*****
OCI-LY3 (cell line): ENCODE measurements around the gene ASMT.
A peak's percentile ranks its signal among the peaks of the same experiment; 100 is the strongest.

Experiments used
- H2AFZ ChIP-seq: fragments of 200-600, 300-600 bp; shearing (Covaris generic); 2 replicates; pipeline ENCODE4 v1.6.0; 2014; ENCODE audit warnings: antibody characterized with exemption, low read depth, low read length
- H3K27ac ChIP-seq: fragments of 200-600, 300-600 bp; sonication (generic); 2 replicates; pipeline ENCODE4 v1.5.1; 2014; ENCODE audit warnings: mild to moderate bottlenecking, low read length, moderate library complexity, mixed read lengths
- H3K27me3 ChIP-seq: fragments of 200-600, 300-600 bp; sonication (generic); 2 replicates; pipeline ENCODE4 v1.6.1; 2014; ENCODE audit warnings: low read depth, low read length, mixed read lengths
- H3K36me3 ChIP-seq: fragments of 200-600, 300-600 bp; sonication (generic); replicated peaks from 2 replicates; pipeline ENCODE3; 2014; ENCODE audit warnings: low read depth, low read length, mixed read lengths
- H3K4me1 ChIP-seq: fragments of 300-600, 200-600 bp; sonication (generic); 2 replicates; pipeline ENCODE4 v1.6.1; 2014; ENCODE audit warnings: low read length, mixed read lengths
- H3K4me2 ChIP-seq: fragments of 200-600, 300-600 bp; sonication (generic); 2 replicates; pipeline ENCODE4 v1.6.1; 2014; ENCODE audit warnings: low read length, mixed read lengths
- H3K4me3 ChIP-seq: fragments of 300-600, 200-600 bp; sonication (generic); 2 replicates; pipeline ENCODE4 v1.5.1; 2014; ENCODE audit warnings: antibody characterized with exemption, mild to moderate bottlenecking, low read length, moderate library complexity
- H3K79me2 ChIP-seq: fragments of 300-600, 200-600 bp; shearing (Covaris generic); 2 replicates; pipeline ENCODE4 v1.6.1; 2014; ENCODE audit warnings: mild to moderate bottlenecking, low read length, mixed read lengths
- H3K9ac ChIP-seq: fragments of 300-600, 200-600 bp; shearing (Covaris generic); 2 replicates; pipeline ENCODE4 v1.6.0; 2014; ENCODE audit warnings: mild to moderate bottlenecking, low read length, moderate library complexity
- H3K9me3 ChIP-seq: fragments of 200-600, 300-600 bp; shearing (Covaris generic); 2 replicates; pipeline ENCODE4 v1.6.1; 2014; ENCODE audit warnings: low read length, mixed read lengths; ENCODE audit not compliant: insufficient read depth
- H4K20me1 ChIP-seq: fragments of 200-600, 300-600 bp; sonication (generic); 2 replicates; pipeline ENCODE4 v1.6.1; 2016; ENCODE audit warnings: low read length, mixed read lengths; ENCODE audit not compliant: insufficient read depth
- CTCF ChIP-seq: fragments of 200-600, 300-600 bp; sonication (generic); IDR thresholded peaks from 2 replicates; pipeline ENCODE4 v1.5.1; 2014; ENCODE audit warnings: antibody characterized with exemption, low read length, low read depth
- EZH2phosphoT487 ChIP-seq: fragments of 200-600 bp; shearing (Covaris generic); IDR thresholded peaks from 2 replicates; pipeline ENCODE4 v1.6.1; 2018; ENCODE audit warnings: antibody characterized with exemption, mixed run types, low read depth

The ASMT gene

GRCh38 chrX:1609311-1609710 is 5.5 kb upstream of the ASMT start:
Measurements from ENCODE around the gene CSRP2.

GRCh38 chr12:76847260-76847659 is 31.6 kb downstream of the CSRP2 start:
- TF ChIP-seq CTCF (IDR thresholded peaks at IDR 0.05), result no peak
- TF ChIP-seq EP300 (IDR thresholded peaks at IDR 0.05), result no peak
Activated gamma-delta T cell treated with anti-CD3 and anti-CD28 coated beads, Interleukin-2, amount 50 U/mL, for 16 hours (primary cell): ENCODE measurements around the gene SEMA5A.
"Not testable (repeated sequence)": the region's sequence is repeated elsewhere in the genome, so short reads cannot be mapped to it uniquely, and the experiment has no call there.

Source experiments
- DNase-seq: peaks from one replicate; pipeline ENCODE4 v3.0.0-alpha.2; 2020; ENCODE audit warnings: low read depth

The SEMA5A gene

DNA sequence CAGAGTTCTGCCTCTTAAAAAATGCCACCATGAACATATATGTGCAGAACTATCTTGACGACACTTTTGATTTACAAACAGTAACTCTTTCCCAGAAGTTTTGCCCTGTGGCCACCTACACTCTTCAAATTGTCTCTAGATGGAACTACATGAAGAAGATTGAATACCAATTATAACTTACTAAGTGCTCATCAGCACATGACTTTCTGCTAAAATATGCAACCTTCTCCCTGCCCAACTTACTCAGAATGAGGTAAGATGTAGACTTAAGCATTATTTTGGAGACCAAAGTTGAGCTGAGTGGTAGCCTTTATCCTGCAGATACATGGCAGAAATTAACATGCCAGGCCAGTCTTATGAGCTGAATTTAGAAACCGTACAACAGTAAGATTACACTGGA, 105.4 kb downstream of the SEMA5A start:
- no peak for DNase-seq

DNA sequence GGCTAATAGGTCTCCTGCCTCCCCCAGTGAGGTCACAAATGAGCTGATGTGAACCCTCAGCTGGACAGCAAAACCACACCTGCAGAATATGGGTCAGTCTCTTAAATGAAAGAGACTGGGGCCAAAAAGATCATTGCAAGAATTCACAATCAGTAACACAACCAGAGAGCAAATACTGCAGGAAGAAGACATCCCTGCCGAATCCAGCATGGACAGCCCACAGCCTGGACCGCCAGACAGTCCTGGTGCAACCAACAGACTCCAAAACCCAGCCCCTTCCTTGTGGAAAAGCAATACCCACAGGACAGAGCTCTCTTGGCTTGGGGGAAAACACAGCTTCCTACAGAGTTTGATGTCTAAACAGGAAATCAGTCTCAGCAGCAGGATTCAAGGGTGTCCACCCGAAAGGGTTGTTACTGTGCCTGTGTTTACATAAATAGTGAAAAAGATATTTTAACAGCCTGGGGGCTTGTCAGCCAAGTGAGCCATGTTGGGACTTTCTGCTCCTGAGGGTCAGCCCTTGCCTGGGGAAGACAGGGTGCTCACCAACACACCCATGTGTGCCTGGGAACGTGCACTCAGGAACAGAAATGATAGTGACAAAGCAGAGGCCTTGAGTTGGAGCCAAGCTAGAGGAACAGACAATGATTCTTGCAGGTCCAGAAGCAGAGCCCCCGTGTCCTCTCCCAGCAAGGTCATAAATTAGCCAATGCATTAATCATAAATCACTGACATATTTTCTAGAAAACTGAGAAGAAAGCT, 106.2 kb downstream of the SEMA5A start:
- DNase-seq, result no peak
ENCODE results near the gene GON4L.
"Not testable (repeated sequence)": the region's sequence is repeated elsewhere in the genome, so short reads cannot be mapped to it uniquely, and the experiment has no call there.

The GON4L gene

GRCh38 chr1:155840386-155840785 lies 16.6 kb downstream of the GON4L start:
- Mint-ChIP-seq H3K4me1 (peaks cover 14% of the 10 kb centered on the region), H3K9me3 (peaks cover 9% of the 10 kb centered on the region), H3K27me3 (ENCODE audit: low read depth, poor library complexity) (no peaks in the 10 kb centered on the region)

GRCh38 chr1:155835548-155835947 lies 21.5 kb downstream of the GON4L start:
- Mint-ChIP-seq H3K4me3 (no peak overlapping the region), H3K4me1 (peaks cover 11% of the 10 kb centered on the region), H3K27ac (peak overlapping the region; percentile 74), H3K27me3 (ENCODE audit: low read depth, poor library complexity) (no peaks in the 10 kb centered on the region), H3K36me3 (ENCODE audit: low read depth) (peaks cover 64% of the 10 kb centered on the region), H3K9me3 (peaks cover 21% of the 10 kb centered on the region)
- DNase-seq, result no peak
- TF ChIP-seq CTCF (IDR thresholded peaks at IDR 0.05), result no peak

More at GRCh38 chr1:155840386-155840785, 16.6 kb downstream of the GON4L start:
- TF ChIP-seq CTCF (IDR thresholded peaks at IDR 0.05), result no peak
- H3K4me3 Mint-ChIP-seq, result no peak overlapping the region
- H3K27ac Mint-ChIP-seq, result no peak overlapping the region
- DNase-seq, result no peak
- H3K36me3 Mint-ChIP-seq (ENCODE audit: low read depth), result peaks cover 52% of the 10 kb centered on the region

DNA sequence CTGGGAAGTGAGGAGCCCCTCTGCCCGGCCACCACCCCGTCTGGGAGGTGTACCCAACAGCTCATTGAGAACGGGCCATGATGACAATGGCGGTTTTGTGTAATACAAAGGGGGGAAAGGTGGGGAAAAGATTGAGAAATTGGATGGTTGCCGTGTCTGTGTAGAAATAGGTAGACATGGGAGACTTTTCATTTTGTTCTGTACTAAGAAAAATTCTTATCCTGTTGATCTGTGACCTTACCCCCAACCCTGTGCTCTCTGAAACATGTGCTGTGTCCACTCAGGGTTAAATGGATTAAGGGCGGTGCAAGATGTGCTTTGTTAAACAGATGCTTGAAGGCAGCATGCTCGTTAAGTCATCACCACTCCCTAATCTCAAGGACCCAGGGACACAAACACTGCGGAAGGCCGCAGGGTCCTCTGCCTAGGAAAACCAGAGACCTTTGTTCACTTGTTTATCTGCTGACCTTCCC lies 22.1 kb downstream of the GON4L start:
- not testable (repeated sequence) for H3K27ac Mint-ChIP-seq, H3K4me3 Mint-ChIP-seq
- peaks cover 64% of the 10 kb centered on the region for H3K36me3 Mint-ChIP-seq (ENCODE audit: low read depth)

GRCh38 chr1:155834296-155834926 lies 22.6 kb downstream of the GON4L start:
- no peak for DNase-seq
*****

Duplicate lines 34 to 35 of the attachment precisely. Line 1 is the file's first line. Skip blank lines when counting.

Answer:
The GON4L gene

GRCh38 chr1:155840386-155840785 lies 16.6 kb downstream of the GON4L start: